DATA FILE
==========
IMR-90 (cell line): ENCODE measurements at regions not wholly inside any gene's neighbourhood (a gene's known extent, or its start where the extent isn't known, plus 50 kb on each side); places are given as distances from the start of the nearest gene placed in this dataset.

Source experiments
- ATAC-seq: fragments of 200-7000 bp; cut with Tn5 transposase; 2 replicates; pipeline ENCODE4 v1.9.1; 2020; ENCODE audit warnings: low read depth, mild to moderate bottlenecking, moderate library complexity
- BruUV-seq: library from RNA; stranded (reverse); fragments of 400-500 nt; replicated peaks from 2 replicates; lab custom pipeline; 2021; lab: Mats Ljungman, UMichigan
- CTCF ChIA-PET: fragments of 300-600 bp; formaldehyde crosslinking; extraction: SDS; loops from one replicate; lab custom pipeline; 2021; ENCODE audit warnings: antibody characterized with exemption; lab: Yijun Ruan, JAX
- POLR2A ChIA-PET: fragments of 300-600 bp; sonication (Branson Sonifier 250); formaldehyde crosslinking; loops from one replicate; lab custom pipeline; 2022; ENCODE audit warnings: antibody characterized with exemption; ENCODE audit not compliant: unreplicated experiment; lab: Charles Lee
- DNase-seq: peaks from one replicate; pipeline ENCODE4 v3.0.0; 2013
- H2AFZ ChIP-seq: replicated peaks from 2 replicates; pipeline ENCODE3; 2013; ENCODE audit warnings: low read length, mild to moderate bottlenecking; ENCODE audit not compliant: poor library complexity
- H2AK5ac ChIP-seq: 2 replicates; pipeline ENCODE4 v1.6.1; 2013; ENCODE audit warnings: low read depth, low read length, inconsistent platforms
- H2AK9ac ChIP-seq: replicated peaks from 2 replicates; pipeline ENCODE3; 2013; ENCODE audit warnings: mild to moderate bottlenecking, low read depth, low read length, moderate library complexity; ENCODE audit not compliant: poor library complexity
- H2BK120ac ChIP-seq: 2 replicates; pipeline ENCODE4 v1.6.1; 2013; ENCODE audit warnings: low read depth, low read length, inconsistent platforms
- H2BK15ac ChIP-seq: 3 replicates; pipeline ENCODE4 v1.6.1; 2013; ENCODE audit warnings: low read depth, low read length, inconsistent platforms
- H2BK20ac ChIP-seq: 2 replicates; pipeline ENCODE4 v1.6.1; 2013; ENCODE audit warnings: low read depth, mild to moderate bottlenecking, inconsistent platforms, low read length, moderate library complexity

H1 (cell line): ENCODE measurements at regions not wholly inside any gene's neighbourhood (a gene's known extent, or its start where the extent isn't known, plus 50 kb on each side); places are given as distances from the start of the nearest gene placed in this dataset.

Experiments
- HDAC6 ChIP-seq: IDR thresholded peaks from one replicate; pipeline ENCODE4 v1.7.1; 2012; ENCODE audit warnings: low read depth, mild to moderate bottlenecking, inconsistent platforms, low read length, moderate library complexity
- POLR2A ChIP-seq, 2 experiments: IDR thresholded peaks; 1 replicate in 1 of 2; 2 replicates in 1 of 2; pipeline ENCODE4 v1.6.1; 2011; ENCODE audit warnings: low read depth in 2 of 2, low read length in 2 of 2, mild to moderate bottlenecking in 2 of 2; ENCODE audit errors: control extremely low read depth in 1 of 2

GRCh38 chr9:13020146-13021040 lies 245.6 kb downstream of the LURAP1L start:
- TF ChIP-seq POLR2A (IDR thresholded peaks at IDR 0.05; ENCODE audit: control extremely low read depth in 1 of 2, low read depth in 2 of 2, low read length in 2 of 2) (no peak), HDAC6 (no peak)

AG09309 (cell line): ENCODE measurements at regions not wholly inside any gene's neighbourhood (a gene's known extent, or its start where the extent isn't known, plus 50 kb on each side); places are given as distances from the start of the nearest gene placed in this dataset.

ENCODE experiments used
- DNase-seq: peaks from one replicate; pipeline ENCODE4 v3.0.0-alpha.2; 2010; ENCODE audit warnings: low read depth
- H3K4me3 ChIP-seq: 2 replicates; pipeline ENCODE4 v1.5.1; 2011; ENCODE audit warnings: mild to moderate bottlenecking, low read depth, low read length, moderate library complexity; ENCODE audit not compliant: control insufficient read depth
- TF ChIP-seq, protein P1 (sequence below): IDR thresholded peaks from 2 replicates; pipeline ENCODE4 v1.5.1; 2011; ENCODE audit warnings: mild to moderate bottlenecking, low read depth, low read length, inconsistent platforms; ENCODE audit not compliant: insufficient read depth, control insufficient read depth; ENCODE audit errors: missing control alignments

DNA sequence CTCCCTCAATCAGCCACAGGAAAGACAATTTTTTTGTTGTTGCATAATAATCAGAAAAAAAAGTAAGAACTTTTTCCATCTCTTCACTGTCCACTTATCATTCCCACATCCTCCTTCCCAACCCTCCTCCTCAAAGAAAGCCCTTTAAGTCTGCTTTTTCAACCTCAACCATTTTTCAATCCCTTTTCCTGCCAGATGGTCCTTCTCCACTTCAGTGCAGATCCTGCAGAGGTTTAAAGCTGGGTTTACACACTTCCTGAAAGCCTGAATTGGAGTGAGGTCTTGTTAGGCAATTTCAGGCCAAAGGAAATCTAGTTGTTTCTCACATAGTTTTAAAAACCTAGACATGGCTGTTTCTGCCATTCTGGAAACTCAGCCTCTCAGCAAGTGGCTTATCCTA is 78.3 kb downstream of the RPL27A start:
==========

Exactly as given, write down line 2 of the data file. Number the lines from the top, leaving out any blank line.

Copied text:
Source experiments